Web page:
It Changed My Life: Meet Ahmad Zahid Isnin, a briyani maestro, metal musician and lion dancer

Chef Ahmad Zahid Isnin is a Malay member of a lion dance troupe, plays the guitar in several metal bands and sells briyani on Instagram. All three aspects, he says, have something in common: bringing people together.
Briyani chef Ahmad Zahid Isnin's hobbies include death metal music and Chinese lion dance. Joining a troupe was one of his childhood dreams.
Briyani chef Ahmad Zahid Isnin's hobbies include death metal music and Chinese lion dance. Joining a troupe was one of his childhood dreams.ST PHOTO: ALPHONSUS CHERN
Briyani chef Ahmad Zahid Isnin's hobbies include death metal music and Chinese lion dance. Joining a troupe was one of his childhood dreams.
Mr Zahid was invited to helm a pop-up at The Straits Clan last year, following his stints at Asian Masters 2018 and Brenners Park Hotel in Germany. PHOTO: THE STRAITS CLAN

In this four-part series brought to you by AXA, Insight features people who rewrite the rules. This week, meet Ahmad Zahid Isnin, equally comfortable on stage with a guitar as he is in the kitchen dishing out a mean nasi briyani.

Ahmad Zahid Isnin is a man of many contradictions.

He's a death metal musician with a communications degree, a bartender who doesn't drink, a Malay member of a Chinese lion dance troupe and a briyani maestro who spurns mainstream adulation.

The 41-year-old says: "I know my story is going to mess with a lot of people's perceptions of what things or how people should be.

"But I've long learnt that it's okay to be different," he says, adding that he rests easy because he approaches whatever he does with good intentions.

For those in the know, Mr Zahid is the founder of Global Mat Soul Kitchen, a private Instagram account which peddles, occasionally and in limited quantities, what has been described as the best briyani on the island.

His recipe was painstakingly "reverse engineered" from a version he tried and loved at a Dubai restaurant several years ago.

To savour his speciality - fragrant basmati rice and meat or vegetables cooked in a heady mix of spices - one has to follow his account, find out when he is cooking and send an order via WhatsApp.

Ordering is on a first come, first served basis.

"No matter how much money you have, you can't get to the head of the queue," says Mr Zahid, who sees his operation as a social leveller.

If successful, one has to wait for pickup instructions and make a trip, with exact change, to a void deck in his "hood": Aljunied Crescent.

"Some of these people have never been to a neighbourhood like that. It's my way of breaking barriers with food," says the chef, who started Global Mat Soul Kitchen four years ago.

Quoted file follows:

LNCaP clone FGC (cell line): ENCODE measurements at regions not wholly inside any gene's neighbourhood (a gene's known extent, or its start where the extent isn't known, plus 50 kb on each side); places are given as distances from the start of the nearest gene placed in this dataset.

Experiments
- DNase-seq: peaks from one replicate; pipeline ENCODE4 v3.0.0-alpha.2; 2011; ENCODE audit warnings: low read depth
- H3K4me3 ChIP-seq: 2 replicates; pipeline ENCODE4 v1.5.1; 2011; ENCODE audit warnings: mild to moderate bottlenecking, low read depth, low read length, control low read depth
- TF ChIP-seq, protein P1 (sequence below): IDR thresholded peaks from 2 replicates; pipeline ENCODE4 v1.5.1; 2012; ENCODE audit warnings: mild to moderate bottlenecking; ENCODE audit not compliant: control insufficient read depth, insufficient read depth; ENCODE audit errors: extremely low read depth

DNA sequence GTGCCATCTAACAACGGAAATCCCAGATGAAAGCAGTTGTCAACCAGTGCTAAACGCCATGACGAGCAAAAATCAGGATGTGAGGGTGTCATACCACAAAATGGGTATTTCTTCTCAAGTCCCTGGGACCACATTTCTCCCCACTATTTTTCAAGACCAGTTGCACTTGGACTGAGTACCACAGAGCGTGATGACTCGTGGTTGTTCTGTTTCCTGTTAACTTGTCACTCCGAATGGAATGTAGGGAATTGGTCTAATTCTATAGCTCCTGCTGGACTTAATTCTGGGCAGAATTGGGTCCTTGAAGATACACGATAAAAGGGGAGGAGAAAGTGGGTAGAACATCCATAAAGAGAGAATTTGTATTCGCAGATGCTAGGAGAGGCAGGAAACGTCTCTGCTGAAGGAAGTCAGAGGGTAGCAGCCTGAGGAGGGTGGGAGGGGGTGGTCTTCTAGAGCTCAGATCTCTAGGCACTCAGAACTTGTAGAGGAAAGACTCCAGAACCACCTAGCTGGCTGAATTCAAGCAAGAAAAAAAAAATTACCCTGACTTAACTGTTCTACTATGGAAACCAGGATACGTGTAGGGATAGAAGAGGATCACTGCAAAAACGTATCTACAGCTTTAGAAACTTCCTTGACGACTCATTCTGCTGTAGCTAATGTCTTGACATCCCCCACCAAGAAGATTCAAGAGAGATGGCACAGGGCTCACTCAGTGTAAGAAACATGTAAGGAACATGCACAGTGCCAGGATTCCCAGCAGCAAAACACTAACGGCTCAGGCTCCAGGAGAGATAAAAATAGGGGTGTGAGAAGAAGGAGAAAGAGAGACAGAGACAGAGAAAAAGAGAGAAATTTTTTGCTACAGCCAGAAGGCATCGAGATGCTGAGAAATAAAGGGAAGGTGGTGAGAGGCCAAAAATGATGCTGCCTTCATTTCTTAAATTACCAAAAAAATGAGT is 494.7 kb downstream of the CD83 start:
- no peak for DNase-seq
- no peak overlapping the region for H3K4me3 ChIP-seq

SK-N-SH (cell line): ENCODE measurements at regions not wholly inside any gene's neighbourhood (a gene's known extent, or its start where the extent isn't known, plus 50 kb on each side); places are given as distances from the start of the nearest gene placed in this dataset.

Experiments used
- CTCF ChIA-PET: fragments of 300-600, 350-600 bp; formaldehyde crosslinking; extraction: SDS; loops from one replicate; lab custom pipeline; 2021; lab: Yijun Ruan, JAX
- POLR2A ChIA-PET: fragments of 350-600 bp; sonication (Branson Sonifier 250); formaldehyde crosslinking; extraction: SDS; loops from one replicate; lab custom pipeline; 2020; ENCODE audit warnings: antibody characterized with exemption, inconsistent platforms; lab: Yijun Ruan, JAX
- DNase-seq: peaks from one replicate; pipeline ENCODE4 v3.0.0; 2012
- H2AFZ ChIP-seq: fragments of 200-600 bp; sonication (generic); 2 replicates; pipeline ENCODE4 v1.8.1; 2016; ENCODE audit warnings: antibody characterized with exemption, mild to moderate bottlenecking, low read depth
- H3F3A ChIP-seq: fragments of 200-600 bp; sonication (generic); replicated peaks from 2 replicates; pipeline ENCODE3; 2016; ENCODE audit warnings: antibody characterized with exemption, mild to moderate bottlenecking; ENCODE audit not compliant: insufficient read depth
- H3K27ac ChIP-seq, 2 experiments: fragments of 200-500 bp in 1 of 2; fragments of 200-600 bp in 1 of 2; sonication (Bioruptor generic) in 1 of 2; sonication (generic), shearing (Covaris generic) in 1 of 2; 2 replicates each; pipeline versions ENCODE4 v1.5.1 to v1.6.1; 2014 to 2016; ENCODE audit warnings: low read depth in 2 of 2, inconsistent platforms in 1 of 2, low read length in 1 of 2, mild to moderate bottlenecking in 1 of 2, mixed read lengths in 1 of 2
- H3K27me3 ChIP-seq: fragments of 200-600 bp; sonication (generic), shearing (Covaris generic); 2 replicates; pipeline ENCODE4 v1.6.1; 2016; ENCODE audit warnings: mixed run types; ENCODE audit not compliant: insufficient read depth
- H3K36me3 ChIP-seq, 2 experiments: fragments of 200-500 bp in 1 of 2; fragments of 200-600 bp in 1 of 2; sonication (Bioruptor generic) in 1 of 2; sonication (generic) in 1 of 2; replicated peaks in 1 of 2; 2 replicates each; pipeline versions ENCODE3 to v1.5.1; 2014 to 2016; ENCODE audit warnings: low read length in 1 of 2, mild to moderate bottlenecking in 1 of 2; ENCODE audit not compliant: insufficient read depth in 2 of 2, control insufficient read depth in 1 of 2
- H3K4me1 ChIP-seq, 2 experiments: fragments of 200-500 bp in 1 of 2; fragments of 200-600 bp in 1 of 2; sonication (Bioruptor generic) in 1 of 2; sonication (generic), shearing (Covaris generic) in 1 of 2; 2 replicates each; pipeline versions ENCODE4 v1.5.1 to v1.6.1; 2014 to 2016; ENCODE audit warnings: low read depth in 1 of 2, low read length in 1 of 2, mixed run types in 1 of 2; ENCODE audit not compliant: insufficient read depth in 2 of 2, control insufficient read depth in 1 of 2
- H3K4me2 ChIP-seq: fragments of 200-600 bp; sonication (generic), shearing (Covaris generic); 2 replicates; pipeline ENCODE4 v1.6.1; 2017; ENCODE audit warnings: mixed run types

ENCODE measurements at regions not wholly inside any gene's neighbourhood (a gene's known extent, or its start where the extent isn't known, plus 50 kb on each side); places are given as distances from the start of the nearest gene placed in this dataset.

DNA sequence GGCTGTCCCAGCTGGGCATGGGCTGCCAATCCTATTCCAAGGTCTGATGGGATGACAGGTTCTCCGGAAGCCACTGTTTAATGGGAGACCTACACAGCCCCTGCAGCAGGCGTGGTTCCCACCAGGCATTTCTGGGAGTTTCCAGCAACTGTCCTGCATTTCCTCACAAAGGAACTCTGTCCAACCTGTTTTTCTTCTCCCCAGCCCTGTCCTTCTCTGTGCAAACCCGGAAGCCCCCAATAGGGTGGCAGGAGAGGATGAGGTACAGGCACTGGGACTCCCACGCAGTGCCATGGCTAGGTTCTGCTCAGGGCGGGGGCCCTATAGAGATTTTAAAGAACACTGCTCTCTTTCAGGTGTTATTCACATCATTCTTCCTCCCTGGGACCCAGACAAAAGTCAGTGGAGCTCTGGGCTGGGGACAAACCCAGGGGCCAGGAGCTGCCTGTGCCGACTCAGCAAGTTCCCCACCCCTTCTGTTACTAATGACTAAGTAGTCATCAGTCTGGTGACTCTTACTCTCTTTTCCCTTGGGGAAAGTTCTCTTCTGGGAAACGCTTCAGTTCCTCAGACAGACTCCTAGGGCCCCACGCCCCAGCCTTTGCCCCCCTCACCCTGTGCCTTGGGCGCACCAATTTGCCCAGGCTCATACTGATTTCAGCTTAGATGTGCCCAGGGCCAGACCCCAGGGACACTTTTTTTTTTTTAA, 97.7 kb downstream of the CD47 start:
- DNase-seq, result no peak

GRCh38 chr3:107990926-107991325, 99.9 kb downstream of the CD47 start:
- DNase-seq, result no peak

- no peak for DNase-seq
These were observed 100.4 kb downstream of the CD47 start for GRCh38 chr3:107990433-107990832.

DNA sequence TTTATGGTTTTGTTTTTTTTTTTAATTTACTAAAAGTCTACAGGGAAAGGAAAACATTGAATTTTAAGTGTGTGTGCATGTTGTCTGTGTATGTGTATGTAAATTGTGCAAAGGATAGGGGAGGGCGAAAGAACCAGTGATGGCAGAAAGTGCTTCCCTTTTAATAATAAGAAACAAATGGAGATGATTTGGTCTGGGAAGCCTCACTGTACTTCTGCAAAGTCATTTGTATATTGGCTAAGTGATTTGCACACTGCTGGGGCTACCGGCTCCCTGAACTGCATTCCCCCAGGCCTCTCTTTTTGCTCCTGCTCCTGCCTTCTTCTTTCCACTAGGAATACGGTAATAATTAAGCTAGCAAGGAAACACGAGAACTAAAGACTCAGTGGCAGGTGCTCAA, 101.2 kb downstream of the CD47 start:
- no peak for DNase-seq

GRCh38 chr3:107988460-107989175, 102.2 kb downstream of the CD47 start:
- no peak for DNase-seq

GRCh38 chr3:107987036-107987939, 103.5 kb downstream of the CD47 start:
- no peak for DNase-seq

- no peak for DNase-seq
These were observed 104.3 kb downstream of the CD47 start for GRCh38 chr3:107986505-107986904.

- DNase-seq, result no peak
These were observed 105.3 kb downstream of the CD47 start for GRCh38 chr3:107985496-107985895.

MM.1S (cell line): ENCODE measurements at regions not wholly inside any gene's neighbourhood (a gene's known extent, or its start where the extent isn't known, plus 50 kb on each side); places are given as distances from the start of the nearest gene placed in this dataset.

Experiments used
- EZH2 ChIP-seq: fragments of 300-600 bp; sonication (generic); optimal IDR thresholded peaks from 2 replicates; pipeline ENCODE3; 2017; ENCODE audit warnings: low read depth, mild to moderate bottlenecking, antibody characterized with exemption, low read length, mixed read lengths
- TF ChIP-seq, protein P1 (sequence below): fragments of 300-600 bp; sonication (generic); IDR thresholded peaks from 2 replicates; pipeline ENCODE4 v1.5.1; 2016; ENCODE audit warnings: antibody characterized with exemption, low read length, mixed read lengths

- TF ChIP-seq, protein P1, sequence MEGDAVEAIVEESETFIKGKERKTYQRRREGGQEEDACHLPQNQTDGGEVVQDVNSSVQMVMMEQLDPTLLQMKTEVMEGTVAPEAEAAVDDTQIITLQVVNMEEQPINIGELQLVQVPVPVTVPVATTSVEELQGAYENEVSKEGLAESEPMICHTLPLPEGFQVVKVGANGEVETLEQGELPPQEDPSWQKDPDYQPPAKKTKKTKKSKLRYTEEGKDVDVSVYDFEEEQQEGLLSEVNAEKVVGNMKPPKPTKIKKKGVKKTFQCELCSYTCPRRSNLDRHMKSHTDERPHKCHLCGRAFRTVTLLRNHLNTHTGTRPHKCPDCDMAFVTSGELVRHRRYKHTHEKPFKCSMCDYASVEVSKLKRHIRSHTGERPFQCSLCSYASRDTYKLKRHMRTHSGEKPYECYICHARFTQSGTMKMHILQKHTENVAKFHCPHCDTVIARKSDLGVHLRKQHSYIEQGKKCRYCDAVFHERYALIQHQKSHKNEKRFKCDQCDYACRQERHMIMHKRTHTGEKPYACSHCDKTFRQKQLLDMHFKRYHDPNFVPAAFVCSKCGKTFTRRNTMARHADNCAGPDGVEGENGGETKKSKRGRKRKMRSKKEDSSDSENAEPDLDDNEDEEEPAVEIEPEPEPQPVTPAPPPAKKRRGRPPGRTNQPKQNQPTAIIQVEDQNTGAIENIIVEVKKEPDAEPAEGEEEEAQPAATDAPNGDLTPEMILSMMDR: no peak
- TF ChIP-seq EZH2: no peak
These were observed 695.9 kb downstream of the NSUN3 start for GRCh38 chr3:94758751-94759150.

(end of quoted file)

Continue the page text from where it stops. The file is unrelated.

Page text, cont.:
Another barrier-breaker? His customers usually end up talking to one another while waiting.

A gregarious soul with an expansive vocabulary and a philosophical bent, the stocky man reckons he has always been a little unconventional.

The only child of a maintenance worker with the British Army and a housewife, he has lived all his life in Aljunied Crescent.

The area, he recalls, was more than a little rough around the edges in the 1970s and had a rampant drug problem.

"But it was a multi-faith, multi-ethnic neighbourhood with a very friendly vibe. My earliest memories were of late-night Chinese processions because there was a sintua nearby," the bachelor says, using the Hokkien word for spirit altars.

"Our closest neighbours were a Chinese and a Punjabi family," he says, adding that his environment taught him a lot about diversity.

The goggle-box was a constant companion. Children's programmes like Sesame Street and Electric Company reinforced his love for semantics - he was already using words like "clandestine" as a child - while soap operas like Falcon Crest and Dynasty taught him a lot about life, like "how people can be s**t".

The former student of Mattar Primary and Tanjong Katong Technical says: "My parents were protective but also gave me a long leash."

In his teens, he discovered aggressive music genres, including death metal and hardcore punk.

No, it didn't set him down any undesirable paths.

"I identified with the straight edge movement," he says before launching into a detailed, almost encyclopaedic, explanation of the movement's philosophy.

The godfather of straight edge, he says, is Ian Mackaye, a key figure in hardcore punk and frontman of the band Minor Threat.